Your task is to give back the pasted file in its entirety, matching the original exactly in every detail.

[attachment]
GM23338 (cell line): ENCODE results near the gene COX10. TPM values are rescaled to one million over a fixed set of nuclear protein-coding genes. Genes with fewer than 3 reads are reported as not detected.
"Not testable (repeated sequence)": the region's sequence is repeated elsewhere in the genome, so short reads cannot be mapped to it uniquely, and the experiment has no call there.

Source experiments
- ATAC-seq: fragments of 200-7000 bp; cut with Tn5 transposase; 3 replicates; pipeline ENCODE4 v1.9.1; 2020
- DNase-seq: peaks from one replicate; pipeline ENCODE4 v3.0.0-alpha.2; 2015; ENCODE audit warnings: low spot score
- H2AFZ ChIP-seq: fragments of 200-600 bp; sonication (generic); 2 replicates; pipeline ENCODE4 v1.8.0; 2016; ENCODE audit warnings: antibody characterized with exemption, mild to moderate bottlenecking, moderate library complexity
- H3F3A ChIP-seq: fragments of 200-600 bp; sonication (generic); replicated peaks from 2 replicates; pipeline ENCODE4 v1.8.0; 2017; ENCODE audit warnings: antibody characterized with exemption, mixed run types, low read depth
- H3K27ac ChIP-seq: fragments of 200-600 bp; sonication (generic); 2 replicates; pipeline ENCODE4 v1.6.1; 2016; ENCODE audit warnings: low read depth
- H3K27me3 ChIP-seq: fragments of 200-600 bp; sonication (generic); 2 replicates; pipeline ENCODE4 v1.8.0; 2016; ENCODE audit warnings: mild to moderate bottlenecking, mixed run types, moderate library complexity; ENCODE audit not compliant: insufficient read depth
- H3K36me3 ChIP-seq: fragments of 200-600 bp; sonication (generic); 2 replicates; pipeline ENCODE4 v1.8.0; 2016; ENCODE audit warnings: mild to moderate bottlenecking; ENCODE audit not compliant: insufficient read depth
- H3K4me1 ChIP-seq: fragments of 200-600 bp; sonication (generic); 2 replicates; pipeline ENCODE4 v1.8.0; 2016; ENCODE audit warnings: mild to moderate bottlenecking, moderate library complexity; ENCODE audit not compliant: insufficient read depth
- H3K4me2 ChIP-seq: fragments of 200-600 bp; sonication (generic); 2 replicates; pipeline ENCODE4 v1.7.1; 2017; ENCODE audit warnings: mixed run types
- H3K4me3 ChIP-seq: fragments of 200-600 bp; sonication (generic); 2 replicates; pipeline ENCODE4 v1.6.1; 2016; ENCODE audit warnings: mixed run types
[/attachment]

GM23338 (cell line): ENCODE results near the gene COX10. TPM values are rescaled to one million over a fixed set of nuclear protein-coding genes. Genes with fewer than 3 reads are reported as not detected.
"Not testable (repeated sequence)": the region's sequence is repeated elsewhere in the genome, so short reads cannot be mapped to it uniquely, and the experiment has no call there.

Source experiments
- ATAC-seq: fragments of 200-7000 bp; cut with Tn5 transposase; 3 replicates; pipeline ENCODE4 v1.9.1; 2020
- DNase-seq: peaks from one replicate; pipeline ENCODE4 v3.0.0-alpha.2; 2015; ENCODE audit warnings: low spot score
- H2AFZ ChIP-seq: fragments of 200-600 bp; sonication (generic); 2 replicates; pipeline ENCODE4 v1.8.0; 2016; ENCODE audit warnings: antibody characterized with exemption, mild to moderate bottlenecking, moderate library complexity
- H3F3A ChIP-seq: fragments of 200-600 bp; sonication (generic); replicated peaks from 2 replicates; pipeline ENCODE4 v1.8.0; 2017; ENCODE audit warnings: antibody characterized with exemption, mixed run types, low read depth
- H3K27ac ChIP-seq: fragments of 200-600 bp; sonication (generic); 2 replicates; pipeline ENCODE4 v1.6.1; 2016; ENCODE audit warnings: low read depth
- H3K27me3 ChIP-seq: fragments of 200-600 bp; sonication (generic); 2 replicates; pipeline ENCODE4 v1.8.0; 2016; ENCODE audit warnings: mild to moderate bottlenecking, mixed run types, moderate library complexity; ENCODE audit not compliant: insufficient read depth
- H3K36me3 ChIP-seq: fragments of 200-600 bp; sonication (generic); 2 replicates; pipeline ENCODE4 v1.8.0; 2016; ENCODE audit warnings: mild to moderate bottlenecking; ENCODE audit not compliant: insufficient read depth
- H3K4me1 ChIP-seq: fragments of 200-600 bp; sonication (generic); 2 replicates; pipeline ENCODE4 v1.8.0; 2016; ENCODE audit warnings: mild to moderate bottlenecking, moderate library complexity; ENCODE audit not compliant: insufficient read depth
- H3K4me2 ChIP-seq: fragments of 200-600 bp; sonication (generic); 2 replicates; pipeline ENCODE4 v1.7.1; 2017; ENCODE audit warnings: mixed run types
- H3K4me3 ChIP-seq: fragments of 200-600 bp; sonication (generic); 2 replicates; pipeline ENCODE4 v1.6.1; 2016; ENCODE audit warnings: mixed run types